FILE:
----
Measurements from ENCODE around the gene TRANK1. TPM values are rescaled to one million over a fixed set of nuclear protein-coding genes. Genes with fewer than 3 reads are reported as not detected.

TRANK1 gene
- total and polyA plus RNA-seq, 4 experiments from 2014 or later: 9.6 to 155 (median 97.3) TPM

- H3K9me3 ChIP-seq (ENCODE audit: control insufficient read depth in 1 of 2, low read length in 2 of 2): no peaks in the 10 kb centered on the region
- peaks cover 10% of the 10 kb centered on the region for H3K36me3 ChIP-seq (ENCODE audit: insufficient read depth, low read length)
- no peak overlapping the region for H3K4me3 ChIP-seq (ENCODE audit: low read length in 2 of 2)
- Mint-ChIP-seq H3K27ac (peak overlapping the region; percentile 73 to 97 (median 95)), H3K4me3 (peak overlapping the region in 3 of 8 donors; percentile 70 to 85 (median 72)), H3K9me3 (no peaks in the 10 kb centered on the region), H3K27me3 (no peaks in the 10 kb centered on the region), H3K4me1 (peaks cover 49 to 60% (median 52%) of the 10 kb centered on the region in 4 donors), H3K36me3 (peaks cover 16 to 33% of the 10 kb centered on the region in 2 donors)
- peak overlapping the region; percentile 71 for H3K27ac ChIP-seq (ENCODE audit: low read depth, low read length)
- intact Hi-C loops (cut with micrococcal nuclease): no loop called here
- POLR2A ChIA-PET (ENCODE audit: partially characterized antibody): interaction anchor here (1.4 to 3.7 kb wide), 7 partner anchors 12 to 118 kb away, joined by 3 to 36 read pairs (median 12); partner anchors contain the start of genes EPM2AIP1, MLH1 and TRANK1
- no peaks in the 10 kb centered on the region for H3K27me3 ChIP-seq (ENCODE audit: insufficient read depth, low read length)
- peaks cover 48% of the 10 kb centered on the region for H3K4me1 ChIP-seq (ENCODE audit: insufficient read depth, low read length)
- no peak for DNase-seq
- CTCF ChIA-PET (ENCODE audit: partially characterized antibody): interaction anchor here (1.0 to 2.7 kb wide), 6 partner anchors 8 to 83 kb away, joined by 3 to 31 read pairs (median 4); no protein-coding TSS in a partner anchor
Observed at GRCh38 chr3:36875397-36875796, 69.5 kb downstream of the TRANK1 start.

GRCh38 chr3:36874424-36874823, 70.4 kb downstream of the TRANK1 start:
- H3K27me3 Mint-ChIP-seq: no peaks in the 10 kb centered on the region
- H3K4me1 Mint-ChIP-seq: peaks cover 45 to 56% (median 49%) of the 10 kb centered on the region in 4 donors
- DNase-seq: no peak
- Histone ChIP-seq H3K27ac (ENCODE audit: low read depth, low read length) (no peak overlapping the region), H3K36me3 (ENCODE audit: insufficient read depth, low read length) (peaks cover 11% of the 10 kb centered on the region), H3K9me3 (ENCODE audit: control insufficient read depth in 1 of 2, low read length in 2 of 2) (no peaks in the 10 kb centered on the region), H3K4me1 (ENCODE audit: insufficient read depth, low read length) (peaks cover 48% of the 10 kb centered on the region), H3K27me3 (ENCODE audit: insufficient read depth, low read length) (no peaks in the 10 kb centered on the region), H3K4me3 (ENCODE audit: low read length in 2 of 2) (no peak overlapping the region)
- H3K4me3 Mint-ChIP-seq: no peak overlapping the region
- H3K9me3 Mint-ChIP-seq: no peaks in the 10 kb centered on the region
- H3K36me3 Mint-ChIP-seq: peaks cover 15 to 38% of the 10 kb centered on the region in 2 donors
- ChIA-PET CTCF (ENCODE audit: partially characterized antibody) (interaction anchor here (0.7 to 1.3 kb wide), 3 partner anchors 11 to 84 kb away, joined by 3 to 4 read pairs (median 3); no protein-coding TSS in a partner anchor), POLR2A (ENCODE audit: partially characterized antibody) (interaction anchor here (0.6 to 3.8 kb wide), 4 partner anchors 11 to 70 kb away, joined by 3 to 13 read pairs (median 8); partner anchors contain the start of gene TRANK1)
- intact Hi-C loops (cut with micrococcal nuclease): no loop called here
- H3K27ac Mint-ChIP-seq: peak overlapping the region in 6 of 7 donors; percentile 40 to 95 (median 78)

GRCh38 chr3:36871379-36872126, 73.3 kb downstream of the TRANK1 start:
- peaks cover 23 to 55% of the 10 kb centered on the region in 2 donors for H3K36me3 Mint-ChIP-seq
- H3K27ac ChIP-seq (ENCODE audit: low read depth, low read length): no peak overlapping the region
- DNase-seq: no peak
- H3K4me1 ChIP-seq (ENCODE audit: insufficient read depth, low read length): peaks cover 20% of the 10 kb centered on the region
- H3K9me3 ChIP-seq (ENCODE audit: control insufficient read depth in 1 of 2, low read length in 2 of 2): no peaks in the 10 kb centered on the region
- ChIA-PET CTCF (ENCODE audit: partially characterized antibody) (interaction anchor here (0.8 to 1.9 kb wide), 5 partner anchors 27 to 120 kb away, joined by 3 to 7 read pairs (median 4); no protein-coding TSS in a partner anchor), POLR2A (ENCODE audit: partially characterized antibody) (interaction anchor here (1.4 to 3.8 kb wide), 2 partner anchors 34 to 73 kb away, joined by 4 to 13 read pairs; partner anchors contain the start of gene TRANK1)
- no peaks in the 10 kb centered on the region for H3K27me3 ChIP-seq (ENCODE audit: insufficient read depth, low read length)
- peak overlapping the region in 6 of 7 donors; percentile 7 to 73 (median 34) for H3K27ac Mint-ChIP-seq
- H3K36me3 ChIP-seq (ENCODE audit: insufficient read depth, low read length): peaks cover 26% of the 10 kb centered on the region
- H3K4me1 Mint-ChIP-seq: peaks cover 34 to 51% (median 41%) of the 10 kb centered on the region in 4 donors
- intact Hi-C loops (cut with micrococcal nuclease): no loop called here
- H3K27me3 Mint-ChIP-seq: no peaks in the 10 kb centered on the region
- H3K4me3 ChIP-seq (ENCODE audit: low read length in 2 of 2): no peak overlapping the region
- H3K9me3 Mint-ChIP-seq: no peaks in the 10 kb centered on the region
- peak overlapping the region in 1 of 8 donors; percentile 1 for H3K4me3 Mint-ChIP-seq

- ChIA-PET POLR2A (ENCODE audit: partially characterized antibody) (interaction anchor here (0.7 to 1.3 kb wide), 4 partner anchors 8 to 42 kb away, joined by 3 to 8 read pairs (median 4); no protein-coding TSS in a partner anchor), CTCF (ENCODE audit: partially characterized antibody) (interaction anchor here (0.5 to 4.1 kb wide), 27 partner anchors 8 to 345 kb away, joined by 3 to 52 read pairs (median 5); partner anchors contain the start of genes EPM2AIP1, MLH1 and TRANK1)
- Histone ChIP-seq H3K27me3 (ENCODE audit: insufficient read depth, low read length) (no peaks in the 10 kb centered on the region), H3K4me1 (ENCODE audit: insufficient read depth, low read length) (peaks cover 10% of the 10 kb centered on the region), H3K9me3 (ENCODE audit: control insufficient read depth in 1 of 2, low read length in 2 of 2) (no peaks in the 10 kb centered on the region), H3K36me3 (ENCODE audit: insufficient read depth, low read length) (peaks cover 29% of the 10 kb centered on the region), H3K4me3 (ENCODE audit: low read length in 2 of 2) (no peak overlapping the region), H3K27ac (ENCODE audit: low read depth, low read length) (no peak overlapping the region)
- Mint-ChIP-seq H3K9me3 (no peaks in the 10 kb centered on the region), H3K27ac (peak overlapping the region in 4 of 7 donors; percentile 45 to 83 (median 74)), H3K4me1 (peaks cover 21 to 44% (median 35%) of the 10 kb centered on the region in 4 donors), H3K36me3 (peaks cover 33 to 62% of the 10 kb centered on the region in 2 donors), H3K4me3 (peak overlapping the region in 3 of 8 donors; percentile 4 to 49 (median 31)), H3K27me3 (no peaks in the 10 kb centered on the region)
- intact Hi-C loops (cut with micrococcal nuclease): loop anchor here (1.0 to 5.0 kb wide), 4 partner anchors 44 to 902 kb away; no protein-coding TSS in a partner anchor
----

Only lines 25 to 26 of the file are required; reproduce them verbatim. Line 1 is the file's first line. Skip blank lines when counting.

- intact Hi-C loops (cut with micrococcal nuclease): no loop called here
- H3K27ac Mint-ChIP-seq: peak overlapping the region in 6 of 7 donors; percentile 40 to 95 (median 78)